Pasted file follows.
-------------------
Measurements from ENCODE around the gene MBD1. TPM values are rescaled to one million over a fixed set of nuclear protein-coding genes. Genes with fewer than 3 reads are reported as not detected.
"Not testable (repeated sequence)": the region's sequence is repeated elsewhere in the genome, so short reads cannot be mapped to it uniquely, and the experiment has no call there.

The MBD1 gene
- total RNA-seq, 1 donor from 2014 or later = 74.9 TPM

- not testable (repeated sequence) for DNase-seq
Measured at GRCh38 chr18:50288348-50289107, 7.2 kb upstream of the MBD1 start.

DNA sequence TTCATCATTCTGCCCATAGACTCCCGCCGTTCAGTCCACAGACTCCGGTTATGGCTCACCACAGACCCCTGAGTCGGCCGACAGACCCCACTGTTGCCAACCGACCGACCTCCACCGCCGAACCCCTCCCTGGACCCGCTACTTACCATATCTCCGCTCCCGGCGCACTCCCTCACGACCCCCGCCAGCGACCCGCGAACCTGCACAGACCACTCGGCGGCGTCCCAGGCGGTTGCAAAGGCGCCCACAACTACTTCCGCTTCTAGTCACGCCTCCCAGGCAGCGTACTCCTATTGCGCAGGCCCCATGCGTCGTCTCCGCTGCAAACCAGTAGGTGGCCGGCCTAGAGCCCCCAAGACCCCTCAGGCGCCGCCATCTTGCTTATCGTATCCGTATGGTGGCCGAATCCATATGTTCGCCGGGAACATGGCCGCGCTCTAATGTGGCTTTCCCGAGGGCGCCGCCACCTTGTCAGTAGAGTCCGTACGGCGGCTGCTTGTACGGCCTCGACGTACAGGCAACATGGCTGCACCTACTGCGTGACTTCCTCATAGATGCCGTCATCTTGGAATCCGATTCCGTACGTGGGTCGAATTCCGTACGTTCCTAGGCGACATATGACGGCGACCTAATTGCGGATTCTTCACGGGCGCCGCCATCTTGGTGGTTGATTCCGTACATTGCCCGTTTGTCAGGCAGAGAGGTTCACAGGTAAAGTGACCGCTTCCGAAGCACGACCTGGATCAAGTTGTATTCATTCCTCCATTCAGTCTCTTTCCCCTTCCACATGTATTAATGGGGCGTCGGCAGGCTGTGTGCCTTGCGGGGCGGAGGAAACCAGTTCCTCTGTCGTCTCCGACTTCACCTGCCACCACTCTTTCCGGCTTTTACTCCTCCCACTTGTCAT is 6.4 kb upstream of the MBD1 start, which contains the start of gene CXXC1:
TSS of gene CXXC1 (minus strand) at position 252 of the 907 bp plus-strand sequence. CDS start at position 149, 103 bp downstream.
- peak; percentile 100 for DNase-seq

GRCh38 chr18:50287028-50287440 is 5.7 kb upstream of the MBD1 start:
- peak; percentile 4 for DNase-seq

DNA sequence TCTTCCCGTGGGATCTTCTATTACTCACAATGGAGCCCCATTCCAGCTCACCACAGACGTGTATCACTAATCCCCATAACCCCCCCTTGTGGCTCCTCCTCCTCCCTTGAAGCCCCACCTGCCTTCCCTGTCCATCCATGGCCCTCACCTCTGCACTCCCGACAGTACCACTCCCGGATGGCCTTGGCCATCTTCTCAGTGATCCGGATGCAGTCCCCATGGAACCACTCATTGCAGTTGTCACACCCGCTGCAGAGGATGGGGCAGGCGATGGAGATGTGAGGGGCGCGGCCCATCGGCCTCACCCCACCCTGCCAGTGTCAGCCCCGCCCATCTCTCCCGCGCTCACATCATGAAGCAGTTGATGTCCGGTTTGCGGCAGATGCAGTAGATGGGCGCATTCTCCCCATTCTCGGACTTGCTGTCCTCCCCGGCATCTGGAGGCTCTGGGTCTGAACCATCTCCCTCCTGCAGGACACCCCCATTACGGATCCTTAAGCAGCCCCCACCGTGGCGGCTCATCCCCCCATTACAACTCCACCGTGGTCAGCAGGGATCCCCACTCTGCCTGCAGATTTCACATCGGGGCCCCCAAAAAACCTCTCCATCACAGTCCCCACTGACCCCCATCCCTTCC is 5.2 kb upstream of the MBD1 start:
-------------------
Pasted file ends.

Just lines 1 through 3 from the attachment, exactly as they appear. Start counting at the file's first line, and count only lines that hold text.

Measurements from ENCODE around the gene MBD1. TPM values are rescaled to one million over a fixed set of nuclear protein-coding genes. Genes with fewer than 3 reads are reported as not detected.
"Not testable (repeated sequence)": the region's sequence is repeated elsewhere in the genome, so short reads cannot be mapped to it uniquely, and the experiment has no call there.

The MBD1 gene